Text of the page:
But, at our rehab-clinic, around the end of February, our conversations with our older clients and farmers is usually something like, “Looks kinda nice out there today, but don’t put away your long-johns, the almanac calls for three more major storms…”. Then we move on to discussions about whether we can get our potatoes in for St. Patrick’s Day. Spending a good amount of time fixing old-timey folks, we listen to their perspectives on country life.
A few years back, a some of them told us about how to predict snow fall. One said look for the bee hives (actually paper wasp nests, but that is a technicality). If the nests were low in bushes, a light winter was coming. If they were high in tree branches, heavy snow was coming. Okay, all those wasps would be dead at first freeze regardless of nest location, but they knew that the survival of their off-spring relied on placing their next where it would winter over. Hmmmm.
Another told us to watch for when the deer changed from their rusty-brown summer fur to course dark grey brown fur. The sooner that this occurred the faster and harsher the winter. Wouldn’t you know that the deer turned in September last year. Hmmmm.
The Woolie-Worm forecast (a hairy brown-black caterpillar which crawls around in late summer) gets published every year in our local paper. The various lengths of each section of color foretells the length and severity of winter. Hmmmm.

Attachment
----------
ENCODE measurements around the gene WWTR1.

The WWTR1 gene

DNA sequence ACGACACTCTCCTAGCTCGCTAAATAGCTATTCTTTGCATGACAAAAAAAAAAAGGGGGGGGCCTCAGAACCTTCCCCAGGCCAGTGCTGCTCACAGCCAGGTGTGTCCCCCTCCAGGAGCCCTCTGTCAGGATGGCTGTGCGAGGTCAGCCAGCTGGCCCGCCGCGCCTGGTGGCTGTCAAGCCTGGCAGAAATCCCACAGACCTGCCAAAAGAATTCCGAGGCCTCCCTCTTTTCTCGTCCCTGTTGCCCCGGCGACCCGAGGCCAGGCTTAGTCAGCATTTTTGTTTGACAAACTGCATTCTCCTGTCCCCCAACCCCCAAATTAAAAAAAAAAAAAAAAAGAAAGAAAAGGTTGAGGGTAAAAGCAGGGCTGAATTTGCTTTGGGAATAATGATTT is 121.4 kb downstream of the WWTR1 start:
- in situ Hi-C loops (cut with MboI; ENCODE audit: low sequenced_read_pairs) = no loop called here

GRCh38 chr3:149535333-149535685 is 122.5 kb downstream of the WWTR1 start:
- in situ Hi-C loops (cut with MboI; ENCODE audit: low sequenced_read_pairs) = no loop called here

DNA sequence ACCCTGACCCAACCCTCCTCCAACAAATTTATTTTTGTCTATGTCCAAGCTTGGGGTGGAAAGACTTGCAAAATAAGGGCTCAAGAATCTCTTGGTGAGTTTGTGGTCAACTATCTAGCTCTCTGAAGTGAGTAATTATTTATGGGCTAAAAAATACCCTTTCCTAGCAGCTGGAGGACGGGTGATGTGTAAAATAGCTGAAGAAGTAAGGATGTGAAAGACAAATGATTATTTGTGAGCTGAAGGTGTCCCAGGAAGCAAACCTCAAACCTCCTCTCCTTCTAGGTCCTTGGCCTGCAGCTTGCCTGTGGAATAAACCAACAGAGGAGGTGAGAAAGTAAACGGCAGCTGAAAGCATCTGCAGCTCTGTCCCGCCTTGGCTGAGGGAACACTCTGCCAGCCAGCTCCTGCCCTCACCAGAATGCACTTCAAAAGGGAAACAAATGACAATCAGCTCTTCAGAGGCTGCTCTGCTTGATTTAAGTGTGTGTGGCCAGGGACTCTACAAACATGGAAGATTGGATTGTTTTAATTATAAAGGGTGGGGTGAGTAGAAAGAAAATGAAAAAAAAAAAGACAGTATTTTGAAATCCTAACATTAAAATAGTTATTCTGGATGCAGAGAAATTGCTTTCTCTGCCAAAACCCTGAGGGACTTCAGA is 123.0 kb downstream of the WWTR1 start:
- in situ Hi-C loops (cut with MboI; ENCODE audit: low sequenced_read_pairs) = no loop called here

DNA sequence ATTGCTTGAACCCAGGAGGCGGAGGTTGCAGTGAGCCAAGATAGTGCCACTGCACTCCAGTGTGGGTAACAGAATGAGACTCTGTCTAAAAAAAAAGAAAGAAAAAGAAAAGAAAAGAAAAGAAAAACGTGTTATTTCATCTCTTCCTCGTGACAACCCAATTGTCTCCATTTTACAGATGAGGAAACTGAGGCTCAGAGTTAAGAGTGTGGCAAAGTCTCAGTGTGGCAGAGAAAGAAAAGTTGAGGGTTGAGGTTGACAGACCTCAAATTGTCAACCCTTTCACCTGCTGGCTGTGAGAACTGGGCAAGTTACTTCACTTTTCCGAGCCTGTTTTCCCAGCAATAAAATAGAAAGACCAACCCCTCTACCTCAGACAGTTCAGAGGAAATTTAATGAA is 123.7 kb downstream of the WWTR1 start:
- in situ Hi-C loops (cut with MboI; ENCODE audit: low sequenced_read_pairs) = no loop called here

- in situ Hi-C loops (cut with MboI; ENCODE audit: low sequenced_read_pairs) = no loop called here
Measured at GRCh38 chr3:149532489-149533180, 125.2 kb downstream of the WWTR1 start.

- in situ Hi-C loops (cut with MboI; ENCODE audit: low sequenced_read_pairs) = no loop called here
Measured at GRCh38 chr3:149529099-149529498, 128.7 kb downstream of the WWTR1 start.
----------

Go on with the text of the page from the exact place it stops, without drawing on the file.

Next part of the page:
A third client told us to count the foggy days in August. For each day of fog in August, we would have a snow storm in winter. That gives you up to 31 snow storms from October to April here in the mountains. Last August we causally noticed that about half of the days were foggy, when we drove to work. Last winter was one of the harshest we have lived through with 13 major snow storms, and a couple of light dusting just to rub salt in our wounds. Hmmm.
Without questioning their observation method, I did wonder what fog in August had to do with snow in winter. My speculations are that fog indicates the amount of moisture in the air and interaction of warm and cold air masses in our region. Warm air holds lots of moisture. Cold air condenses that moisture to fog, or rain if it gets to the dew point. Calm air allows the moisture to linger as fog (low barometric pressure) or dew on the ground (high barometric pressure). Moving air turns the moisture into rain drops. Our region of the mountains is near the meeting point of the warm, moist air from the Gulf region, and the cold, dry air from the Upper-Plains and Great Lakes regions. This time of year, the warm air dominates giving us lots of potential fog or thunderstorms. In winter, the cold air will turn that moisture into snow. Fog is August, Snow in Winter.
This year we are going to be more methodical, especially as Progressive Farmer is calling for early freezes in the upper Mid-West, and we have had nights in the 50F’s and 40F’s at the end of July. We have a copy of the August calendar on the back seat of our car to note what the weather is like on our drive to work.
August 1st: light fog… August 2nd, patchy fog… August 3rd, high fog… Oh, it looks like Fog in August. Better order some more warm-wollies for winter.